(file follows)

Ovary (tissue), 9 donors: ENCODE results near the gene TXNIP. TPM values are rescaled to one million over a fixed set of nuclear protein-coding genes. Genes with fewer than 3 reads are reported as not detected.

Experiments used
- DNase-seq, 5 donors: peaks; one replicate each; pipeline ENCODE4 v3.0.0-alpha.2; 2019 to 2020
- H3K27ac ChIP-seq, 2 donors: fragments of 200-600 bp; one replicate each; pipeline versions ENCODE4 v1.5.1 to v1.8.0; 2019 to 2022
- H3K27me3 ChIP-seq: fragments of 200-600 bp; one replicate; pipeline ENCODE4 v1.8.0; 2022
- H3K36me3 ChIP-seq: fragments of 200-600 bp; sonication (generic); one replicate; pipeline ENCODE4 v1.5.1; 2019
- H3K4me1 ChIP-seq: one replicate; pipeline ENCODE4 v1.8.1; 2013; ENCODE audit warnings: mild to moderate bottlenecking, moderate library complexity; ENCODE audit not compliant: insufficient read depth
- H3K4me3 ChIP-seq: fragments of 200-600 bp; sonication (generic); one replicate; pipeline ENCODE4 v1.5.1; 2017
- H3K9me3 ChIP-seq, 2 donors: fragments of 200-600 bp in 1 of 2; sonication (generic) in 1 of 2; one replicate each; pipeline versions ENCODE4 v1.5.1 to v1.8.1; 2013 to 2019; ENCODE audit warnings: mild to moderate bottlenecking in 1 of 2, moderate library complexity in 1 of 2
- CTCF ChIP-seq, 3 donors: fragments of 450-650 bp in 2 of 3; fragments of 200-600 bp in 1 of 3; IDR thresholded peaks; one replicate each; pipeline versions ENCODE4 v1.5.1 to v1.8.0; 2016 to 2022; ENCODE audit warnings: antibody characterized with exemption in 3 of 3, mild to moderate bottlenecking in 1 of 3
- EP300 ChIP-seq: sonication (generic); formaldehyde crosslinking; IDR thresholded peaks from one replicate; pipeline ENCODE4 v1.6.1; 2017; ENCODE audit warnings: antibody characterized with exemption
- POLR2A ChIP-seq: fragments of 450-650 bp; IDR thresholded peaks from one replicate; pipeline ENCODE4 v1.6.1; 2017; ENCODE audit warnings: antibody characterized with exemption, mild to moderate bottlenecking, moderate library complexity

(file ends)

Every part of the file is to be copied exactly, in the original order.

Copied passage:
Ovary (tissue), 9 donors: ENCODE results near the gene TXNIP. TPM values are rescaled to one million over a fixed set of nuclear protein-coding genes. Genes with fewer than 3 reads are reported as not detected.

Experiments used
- DNase-seq, 5 donors: peaks; one replicate each; pipeline ENCODE4 v3.0.0-alpha.2; 2019 to 2020
- H3K27ac ChIP-seq, 2 donors: fragments of 200-600 bp; one replicate each; pipeline versions ENCODE4 v1.5.1 to v1.8.0; 2019 to 2022
- H3K27me3 ChIP-seq: fragments of 200-600 bp; one replicate; pipeline ENCODE4 v1.8.0; 2022
- H3K36me3 ChIP-seq: fragments of 200-600 bp; sonication (generic); one replicate; pipeline ENCODE4 v1.5.1; 2019
- H3K4me1 ChIP-seq: one replicate; pipeline ENCODE4 v1.8.1; 2013; ENCODE audit warnings: mild to moderate bottlenecking, moderate library complexity; ENCODE audit not compliant: insufficient read depth
- H3K4me3 ChIP-seq: fragments of 200-600 bp; sonication (generic); one replicate; pipeline ENCODE4 v1.5.1; 2017
- H3K9me3 ChIP-seq, 2 donors: fragments of 200-600 bp in 1 of 2; sonication (generic) in 1 of 2; one replicate each; pipeline versions ENCODE4 v1.5.1 to v1.8.1; 2013 to 2019; ENCODE audit warnings: mild to moderate bottlenecking in 1 of 2, moderate library complexity in 1 of 2
- CTCF ChIP-seq, 3 donors: fragments of 450-650 bp in 2 of 3; fragments of 200-600 bp in 1 of 3; IDR thresholded peaks; one replicate each; pipeline versions ENCODE4 v1.5.1 to v1.8.0; 2016 to 2022; ENCODE audit warnings: antibody characterized with exemption in 3 of 3, mild to moderate bottlenecking in 1 of 3
- EP300 ChIP-seq: sonication (generic); formaldehyde crosslinking; IDR thresholded peaks from one replicate; pipeline ENCODE4 v1.6.1; 2017; ENCODE audit warnings: antibody characterized with exemption
- POLR2A ChIP-seq: fragments of 450-650 bp; IDR thresholded peaks from one replicate; pipeline ENCODE4 v1.6.1; 2017; ENCODE audit warnings: antibody characterized with exemption, mild to moderate bottlenecking, moderate library complexity